Introduction:As the main sequence fusion cycles (proton-proton and CNO) transform more and more hydrogen to helium, one of the most likely possibilities of fusion would involve two 4He nuclei fusing to create a nucleus with an atomic mass of 8. However, there are no stable isotopes of any element with an atomic mass of 8. 8Be in particular has a lifetime of only 10-17 seconds! At the temperatures in which the proton-proton and CNO cycle occurs, 8Be will break apart before it is involved in any further fusion reactions. This has become known as the beryllium bottleneck, because it is 8Be's instability that prevents the heavier elements from being formed relatively immediately as helium is created.
The Triple-Alpha ProcessWhen a large enough amount of hydrogen is converted to helium within the core (in our sun, about 10% of its mass), the core may begin to collapse on itself, increasing the density and temperature. When the temperature rises above 100 million K, helium nuclei may be converted to carbon (12C) through a very high, and extremely improbable, energy reaction called the triple-alpha process (remember an alpha particle is really just a helium nucleus). This is because the temperatures are high enough to fuse two 4He into the extremely unstable 8Be at a large enough rate so that there is always a small amount of 8Be. In the short amount of time that a 8Be nucleus exists, it may fuse w ith another 4He producing an "excited" carbon isotope with an atomic mass of 12. These carbon nuclei in their "excited" state are unstable, but they may release a gamma ray before breaking apart, thus becoming the stable 12C nucleus. This usually begins occuring during the red giant phase of a star (you will learn more about that later), at which point the hydrogen fuel in the core has been used up, and the temperature rises enough to trigger the triple-alpha process.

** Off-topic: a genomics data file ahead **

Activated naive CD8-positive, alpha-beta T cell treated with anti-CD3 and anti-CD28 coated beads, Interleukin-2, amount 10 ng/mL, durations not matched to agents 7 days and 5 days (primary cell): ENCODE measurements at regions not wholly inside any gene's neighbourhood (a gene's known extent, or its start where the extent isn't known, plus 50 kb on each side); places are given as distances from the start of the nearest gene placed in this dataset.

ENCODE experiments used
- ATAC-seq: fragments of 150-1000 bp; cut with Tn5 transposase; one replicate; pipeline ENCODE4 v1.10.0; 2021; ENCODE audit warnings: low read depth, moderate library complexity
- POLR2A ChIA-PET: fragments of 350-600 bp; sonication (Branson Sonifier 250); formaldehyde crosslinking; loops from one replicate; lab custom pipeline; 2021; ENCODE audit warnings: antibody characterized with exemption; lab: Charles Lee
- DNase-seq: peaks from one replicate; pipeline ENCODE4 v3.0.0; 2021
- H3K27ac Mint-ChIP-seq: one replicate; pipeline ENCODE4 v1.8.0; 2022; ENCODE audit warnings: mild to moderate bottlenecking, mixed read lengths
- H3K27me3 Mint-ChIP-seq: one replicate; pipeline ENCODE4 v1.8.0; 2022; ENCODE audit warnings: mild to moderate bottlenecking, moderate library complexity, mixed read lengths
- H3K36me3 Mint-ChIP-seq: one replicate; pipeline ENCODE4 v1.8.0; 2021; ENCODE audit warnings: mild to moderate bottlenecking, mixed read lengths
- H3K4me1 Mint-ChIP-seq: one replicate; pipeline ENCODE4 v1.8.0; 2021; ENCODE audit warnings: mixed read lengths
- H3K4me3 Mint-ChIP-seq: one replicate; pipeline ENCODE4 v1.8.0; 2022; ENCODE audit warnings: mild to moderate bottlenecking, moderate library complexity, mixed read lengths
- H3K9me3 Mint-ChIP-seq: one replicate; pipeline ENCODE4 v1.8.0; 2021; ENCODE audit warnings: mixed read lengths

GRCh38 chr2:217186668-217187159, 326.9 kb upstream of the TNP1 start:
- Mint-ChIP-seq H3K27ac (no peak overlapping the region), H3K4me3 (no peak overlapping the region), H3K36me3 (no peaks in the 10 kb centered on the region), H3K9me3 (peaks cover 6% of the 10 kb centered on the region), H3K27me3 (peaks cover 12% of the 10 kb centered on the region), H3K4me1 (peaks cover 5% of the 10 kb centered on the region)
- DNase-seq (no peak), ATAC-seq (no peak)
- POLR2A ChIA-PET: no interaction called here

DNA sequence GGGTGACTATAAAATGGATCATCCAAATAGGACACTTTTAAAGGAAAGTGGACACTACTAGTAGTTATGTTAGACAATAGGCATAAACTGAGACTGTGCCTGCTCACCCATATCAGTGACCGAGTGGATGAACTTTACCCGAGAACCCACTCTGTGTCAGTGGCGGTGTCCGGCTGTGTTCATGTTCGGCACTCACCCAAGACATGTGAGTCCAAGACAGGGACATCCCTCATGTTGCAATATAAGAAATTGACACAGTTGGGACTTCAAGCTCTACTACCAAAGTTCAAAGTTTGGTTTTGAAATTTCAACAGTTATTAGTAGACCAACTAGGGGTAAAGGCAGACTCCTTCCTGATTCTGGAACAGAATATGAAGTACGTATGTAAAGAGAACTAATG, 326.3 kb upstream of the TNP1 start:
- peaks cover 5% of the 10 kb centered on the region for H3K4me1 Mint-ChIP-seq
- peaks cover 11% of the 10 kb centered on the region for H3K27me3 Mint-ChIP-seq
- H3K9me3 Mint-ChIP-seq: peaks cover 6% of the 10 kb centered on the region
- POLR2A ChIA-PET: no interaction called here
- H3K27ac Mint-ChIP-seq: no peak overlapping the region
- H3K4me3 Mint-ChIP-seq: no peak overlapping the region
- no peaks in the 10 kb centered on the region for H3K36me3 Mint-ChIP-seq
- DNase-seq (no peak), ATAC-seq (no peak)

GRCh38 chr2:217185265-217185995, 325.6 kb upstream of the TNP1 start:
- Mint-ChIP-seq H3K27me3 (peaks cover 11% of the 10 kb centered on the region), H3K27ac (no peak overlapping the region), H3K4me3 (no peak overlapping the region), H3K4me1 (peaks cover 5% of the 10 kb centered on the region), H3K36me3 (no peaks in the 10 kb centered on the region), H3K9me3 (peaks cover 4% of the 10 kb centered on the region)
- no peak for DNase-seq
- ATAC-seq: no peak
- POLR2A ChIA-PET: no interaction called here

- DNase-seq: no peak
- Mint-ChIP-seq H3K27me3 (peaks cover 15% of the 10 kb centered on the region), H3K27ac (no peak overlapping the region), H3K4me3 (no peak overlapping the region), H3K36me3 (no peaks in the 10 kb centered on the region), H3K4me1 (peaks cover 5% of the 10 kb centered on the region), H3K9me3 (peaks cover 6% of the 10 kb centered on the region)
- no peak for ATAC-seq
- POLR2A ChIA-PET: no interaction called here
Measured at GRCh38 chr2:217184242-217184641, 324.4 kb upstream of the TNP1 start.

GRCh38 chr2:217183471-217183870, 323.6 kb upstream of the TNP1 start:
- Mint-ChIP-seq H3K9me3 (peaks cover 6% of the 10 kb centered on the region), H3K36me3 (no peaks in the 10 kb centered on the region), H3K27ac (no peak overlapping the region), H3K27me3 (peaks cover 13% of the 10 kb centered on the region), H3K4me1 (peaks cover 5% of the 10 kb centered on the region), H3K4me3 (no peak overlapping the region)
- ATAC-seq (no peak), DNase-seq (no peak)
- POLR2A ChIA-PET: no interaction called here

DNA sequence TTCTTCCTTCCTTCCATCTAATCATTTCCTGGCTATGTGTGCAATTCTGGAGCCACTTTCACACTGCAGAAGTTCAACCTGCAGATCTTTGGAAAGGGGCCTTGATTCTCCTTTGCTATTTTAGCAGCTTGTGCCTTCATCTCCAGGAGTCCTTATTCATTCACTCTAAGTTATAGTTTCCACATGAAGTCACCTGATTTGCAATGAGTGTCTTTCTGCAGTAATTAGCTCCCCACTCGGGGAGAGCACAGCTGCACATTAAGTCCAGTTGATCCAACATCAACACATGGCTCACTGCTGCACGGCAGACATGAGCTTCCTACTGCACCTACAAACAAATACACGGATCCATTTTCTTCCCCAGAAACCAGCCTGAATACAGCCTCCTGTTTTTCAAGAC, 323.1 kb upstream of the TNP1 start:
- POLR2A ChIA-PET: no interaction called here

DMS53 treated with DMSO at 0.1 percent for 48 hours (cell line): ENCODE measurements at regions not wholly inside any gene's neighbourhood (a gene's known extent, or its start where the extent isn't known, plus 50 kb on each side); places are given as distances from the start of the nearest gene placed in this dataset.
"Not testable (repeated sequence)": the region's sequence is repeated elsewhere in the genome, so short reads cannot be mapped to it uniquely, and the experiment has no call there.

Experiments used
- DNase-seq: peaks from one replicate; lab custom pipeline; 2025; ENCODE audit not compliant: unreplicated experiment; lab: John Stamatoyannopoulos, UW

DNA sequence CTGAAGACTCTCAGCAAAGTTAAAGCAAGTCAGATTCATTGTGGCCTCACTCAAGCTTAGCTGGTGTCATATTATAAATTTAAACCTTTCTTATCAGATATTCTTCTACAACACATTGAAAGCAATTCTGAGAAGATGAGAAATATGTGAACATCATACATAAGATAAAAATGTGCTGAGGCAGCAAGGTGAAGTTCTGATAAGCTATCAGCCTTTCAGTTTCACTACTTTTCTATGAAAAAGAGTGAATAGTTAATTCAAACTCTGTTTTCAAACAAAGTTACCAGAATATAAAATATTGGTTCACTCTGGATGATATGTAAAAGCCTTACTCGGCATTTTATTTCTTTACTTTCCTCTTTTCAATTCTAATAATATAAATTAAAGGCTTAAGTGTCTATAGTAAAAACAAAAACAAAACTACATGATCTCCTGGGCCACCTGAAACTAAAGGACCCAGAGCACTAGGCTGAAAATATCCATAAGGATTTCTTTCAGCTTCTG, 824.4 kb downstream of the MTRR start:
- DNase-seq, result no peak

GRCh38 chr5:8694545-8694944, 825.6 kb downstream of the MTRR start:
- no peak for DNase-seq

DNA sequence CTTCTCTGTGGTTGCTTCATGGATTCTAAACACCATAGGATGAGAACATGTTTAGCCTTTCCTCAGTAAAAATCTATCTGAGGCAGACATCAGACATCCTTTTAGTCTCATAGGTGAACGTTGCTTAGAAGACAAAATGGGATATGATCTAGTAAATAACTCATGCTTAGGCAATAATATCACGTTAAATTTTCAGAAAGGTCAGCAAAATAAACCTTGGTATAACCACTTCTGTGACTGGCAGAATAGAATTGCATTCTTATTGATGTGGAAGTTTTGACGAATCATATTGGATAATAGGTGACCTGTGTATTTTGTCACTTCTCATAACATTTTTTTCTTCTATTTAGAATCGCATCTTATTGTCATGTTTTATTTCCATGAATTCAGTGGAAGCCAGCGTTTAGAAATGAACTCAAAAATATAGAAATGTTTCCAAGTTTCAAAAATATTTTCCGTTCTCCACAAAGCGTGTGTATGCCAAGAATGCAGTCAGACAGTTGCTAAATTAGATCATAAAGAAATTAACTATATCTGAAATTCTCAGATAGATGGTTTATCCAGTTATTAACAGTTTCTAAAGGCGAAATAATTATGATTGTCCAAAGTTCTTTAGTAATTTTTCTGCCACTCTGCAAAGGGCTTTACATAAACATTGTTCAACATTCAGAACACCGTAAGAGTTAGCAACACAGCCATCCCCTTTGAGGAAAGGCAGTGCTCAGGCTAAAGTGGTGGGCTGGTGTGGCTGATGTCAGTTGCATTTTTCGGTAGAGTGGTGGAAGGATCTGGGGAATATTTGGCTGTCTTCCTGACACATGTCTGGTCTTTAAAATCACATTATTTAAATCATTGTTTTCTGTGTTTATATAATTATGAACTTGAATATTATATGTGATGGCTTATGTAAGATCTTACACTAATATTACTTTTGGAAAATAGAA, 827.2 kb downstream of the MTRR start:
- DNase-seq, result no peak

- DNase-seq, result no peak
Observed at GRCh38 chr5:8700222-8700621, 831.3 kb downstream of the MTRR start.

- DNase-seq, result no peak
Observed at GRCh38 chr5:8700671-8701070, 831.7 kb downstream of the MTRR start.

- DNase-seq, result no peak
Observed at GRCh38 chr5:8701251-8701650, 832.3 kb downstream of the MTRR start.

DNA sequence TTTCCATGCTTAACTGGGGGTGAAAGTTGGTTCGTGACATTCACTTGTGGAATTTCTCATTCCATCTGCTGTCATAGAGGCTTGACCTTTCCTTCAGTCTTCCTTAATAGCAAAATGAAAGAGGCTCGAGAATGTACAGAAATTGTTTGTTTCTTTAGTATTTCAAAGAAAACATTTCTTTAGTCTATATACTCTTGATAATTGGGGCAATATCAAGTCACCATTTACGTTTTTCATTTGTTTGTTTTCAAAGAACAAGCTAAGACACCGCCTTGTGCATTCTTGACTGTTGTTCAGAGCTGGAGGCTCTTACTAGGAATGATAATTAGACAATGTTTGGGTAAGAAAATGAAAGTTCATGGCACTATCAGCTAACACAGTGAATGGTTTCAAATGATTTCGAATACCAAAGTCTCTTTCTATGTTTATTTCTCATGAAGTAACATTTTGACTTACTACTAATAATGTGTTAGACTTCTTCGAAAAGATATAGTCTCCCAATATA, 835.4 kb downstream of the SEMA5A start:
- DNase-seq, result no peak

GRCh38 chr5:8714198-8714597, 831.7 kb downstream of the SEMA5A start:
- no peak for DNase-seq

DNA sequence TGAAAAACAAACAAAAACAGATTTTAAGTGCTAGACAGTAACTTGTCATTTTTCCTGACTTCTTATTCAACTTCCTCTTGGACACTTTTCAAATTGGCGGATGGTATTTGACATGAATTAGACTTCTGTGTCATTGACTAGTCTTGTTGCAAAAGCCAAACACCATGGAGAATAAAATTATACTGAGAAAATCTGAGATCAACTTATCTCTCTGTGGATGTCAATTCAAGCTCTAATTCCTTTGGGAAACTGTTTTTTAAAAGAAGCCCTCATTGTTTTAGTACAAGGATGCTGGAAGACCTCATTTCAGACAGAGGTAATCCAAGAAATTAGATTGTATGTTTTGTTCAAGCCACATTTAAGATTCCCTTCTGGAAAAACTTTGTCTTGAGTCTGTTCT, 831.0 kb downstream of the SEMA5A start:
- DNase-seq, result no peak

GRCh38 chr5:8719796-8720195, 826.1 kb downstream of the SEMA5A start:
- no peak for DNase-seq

Further Element FormationAfter that, atoms of even higher mass may be created from the fusion of carbon with other nucleons. For example:
13C + 4He 16O + neutron (n)
This process of creating the heavier elements is called nucleosynthesis.
Elements up to iron may be created in this fashion as well as through a
variety of other fusion reactions. Elements heavier than iron are formed
through neutron capture, because the fusion of iron with other elements
must absorb energy, rather than release it. This situation of neutron
capture occurs during a supernova (more on this later), creating up to
the heaviest of natural elements.
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